This book is extremely easy to read and an excellent starter philosophy book for anyone, even 'tweens. While I do not consider my...more
As a teen these books gave me utter glee - perhaps because they made my parents nervous. I just re-read them and am surprised by the defiant, often hostile, voice of the author. He seems really disgruntled by the common American. I've met so many like him in recent years that I've swung more to the middle. I was particularly surprised by his diatribe against professional women. Yes, there's a lot wrong with the way things are...but the solutions and ideas provided within these pages are overly s...more
This two book series was cute. A watered down interpretation of the Taoist philosophy, it's a great beginning introduction for interested adults. While I didn't agree with some of the connections (or felt that half the conversation was in the author's head and left me behind), it perfectly illustrates the simple, effortless nature of the Tao. A celebration of Pooh's simple "bumpkin" approach to the complexities of life as well as Piglet's Importance Though Small, it connects you to a familiar im...more
Loved the Tao of Pooh. Wisdom in innocence & accepting things as they are. Plus the snippets from the original Winnie the Pooh stories and illustrations used as analogs are wonderful.
Entirely different case with the Te of Piglet, though. I stopped midway in reading this bit because I got so fed up about Tigger being overly criticized while I can't see the supposedly main character of the book as indicated by the title being really that virtuous - unlike the Tao of Pooh. Would give 4 stars t...more
These books started me down the path to reading more philosophical/non-fiction fare. They're so simple, and express the tenets of the ancient Chinese philosophy of taoism through A.A. Milne's central childhood icons - Winnie-the-Pooh and his pal, Piglet.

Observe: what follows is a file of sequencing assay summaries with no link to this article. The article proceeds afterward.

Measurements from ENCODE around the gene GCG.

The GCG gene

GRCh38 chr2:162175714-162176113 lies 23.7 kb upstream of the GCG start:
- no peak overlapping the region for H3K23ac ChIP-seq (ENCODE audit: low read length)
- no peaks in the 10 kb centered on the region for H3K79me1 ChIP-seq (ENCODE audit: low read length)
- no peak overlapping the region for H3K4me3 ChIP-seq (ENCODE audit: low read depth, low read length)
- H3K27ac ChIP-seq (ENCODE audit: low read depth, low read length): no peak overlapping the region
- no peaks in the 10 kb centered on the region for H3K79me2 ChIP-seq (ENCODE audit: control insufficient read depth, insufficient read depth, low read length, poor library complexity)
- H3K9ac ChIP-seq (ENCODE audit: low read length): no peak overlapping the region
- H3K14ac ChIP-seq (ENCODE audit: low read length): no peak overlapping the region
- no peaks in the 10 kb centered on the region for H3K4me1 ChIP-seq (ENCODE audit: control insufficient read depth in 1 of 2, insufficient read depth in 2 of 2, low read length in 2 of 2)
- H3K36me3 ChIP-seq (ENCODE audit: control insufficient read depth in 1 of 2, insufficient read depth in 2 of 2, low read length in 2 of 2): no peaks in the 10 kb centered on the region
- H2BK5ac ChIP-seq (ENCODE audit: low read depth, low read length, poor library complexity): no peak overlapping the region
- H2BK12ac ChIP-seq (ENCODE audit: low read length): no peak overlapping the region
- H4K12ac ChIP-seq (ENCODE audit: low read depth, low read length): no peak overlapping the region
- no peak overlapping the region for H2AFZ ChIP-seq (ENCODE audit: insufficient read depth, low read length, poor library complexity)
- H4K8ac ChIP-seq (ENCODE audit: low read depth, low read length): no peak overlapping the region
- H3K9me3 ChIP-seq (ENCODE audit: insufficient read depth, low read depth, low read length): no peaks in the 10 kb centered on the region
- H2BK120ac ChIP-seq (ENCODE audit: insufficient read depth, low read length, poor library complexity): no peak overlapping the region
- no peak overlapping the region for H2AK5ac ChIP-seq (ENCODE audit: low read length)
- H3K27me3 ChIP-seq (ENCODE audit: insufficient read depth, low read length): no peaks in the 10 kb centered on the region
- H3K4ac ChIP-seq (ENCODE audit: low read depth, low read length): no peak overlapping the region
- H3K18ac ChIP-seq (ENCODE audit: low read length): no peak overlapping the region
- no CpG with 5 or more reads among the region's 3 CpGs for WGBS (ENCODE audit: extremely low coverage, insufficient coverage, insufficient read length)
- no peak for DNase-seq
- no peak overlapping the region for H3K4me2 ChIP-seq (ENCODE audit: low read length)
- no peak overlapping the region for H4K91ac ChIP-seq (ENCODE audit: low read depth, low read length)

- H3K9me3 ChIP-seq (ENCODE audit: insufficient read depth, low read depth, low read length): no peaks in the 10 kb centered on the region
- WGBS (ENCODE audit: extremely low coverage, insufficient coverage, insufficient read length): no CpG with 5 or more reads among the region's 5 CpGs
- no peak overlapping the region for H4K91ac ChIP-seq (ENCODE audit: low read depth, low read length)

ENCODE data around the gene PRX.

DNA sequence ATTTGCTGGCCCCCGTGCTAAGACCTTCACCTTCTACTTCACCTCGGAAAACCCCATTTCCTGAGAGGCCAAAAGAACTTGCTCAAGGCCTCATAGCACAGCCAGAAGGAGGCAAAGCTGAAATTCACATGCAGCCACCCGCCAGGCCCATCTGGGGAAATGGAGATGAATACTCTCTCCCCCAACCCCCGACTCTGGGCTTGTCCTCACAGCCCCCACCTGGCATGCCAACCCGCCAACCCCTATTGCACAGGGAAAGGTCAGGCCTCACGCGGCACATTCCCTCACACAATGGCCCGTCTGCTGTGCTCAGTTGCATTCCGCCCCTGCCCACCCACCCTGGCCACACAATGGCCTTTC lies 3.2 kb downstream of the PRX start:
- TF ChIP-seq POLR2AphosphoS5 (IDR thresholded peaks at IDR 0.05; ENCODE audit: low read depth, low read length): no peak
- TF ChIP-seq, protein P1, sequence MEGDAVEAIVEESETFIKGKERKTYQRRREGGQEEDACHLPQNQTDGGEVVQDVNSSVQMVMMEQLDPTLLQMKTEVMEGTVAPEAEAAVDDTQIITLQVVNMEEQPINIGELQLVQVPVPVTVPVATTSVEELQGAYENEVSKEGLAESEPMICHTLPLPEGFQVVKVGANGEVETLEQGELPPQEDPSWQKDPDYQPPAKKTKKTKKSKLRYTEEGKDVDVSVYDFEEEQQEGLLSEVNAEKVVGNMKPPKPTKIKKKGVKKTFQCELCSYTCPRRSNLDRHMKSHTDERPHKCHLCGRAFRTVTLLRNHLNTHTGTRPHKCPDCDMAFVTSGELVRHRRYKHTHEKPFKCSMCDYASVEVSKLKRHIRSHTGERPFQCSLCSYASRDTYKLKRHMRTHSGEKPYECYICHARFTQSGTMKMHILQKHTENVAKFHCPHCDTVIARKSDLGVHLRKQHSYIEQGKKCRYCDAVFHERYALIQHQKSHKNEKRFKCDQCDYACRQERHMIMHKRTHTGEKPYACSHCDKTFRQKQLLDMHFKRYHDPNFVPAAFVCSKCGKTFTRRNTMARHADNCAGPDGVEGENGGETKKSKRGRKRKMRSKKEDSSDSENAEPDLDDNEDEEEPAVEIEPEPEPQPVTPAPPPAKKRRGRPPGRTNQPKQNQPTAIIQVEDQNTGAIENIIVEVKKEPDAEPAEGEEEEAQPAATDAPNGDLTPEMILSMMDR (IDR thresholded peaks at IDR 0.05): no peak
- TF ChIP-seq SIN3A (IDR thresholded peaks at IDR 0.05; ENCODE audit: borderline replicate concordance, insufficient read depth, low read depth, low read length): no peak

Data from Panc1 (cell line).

The Tao of Pooh is still my favorite. It's so clean and clear with its allegories and parallels between Milne's depictions of Pooh and taoism's central ideas. Hoff's writing is playful and comical, yet really drives home the point of how serene a...more
An amusing read, although its perspective was a little one-sided. The intrusion of Pooh characters into his discussion make it infinitely more entertaining--the little critters are all so incorrigibly British! Many of his statements about Western culture, religion and philosophy are overly dismissive and simpleminded (though I think Hoff would take that last criticism as a compliment). The humor was heavy-handed at times but usually amusing.
I read this because I wanted to develop a basic unders...more
Gloria Chavira
I could read this book over and over and discover new hidden meaning. It is such a cute book and I love how the author explains Taoism through the story of Pooh.
Apr 22, 2007 Philip rated it 4 of 5 stars  ·  review of another edition
Recommends it for: everyone and anyone
I can hardly sit still and focus without having to get up and move around. I lose my concentration quite easily. The Tao Of Pooh is incredible in that it gives insight into Taoism through the timeless childhood character of Winnie the Pooh and his friends. I easily forget how small things should be timeless and never taken for granted, and Pooh constantly applies to his life whether he is giving Eeore a jar of honey or going to see Piglet or Rabbit.

I would recommend this book to anyone because...more
John Miller
The best primer course on Taoism available to any open-minded product of western civilization. Also, the best follow-up to the AA Milne collection of Winnie The Pooh stories. And although I like to think of The Tao of Pooh and The Te of Piglet as the same book anyway, they really are different. The latter is one of the most moving environmental reads since Rachel Carson's Silent Spring. My friend Michelle has opined that these two are the best books in the world. There is a short list that I won...more
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Benjamin Hoff is an author based in the United States. The two books he is proud of are The Tao of Pooh and The Te of Piglet. Hoff has an essay online: This is the only website he has officially endorsed or been involved with.

More about Benjamin Hoff...
The Tao of Pooh The Te Of Piglet (The Wisdom Of Pooh) The Te of Piglet The House on the Point: A Tribute to Franklin W. Dixon and The Hardy Boys Way to Life

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“Cleverness, after all, has its limitations. Its mechanical judgments and clever remarks tend to prove inaccurate with passing time, because it doesn't look very deeply into things to begin with” 10 likes
“But down through the centuries, man has developed a mind that separates him from the world of reality, the world of natural laws. This mind tries too hard, wears itself out, and ends up weak and sloppy. Such a mind, even if of high intelligence, is inefficient. It drives down the street in a fast-moving car and thinks its at the store, going over a grocery list. Then it wonders why accidents occur.” 8 likes